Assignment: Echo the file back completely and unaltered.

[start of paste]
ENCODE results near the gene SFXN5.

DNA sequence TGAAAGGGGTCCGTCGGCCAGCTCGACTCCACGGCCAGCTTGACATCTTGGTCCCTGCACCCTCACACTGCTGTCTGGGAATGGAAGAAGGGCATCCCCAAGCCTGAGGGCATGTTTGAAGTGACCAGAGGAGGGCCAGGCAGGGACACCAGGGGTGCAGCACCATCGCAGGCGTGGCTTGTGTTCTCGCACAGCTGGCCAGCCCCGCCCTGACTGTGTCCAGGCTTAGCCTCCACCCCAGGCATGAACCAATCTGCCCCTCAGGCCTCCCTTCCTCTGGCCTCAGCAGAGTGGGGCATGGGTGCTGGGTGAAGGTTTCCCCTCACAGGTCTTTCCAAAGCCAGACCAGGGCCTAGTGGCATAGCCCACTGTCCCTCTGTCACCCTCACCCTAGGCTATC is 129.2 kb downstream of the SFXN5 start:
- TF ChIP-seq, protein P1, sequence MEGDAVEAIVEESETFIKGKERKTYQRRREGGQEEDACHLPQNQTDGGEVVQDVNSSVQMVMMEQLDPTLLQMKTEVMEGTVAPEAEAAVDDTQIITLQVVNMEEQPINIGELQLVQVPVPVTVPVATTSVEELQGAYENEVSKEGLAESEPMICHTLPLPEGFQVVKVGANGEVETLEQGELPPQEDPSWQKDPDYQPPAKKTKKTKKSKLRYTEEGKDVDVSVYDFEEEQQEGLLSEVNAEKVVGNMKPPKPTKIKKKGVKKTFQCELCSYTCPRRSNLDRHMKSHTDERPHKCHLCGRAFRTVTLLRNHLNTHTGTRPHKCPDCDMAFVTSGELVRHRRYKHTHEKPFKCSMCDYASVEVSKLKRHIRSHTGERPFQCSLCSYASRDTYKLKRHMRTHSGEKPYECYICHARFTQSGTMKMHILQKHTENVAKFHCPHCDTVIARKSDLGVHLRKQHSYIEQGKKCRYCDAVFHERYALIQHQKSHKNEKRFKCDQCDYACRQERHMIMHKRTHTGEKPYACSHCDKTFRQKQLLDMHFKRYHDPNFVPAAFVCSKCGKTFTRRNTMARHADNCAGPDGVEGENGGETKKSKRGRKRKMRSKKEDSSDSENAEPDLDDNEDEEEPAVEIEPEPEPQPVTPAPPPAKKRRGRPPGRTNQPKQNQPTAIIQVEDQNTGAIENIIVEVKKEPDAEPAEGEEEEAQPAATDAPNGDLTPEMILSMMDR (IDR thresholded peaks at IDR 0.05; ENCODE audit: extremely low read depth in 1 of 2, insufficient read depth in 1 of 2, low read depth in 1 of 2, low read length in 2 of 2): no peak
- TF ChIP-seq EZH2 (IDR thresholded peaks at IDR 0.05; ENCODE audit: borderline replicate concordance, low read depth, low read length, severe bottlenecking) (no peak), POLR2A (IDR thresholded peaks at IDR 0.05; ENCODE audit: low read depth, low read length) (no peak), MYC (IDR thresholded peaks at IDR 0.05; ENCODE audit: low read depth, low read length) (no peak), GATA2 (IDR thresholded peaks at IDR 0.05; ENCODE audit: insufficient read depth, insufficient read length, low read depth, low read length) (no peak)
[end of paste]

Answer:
ENCODE results near the gene SFXN5.

DNA sequence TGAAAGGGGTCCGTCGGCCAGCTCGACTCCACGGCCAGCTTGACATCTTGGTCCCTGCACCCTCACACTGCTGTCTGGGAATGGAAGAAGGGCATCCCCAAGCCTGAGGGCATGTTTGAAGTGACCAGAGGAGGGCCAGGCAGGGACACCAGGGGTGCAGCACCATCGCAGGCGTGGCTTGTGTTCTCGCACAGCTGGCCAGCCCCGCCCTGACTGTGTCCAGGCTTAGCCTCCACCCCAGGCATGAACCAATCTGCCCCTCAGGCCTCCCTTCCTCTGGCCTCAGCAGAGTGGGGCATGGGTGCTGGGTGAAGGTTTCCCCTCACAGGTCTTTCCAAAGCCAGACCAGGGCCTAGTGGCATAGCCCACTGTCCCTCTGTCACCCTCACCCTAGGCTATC is 129.2 kb downstream of the SFXN5 start:
- TF ChIP-seq, protein P1, sequence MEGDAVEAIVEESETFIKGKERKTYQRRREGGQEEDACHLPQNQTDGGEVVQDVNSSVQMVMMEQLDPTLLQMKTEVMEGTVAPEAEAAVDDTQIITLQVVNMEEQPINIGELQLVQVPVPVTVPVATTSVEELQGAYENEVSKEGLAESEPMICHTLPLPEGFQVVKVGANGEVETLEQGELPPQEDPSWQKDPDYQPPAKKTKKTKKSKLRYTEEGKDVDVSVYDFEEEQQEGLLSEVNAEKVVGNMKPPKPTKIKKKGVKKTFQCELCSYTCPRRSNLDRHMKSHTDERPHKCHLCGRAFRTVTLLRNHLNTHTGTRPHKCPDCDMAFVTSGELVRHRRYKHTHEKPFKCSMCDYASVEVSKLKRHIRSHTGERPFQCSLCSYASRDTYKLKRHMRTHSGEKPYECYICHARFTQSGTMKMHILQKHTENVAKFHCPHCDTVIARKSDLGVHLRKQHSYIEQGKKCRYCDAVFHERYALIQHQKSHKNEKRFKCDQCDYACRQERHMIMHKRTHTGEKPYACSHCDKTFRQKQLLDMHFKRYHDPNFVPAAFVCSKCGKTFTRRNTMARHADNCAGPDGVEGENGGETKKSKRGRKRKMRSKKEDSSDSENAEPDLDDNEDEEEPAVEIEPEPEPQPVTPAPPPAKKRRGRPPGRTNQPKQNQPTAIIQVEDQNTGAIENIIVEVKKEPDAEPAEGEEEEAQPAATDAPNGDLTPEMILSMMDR (IDR thresholded peaks at IDR 0.05; ENCODE audit: extremely low read depth in 1 of 2, insufficient read depth in 1 of 2, low read depth in 1 of 2, low read length in 2 of 2): no peak
- TF ChIP-seq EZH2 (IDR thresholded peaks at IDR 0.05; ENCODE audit: borderline replicate concordance, low read depth, low read length, severe bottlenecking) (no peak), POLR2A (IDR thresholded peaks at IDR 0.05; ENCODE audit: low read depth, low read length) (no peak), MYC (IDR thresholded peaks at IDR 0.05; ENCODE audit: low read depth, low read length) (no peak), GATA2 (IDR thresholded peaks at IDR 0.05; ENCODE audit: insufficient read depth, insufficient read length, low read depth, low read length) (no peak)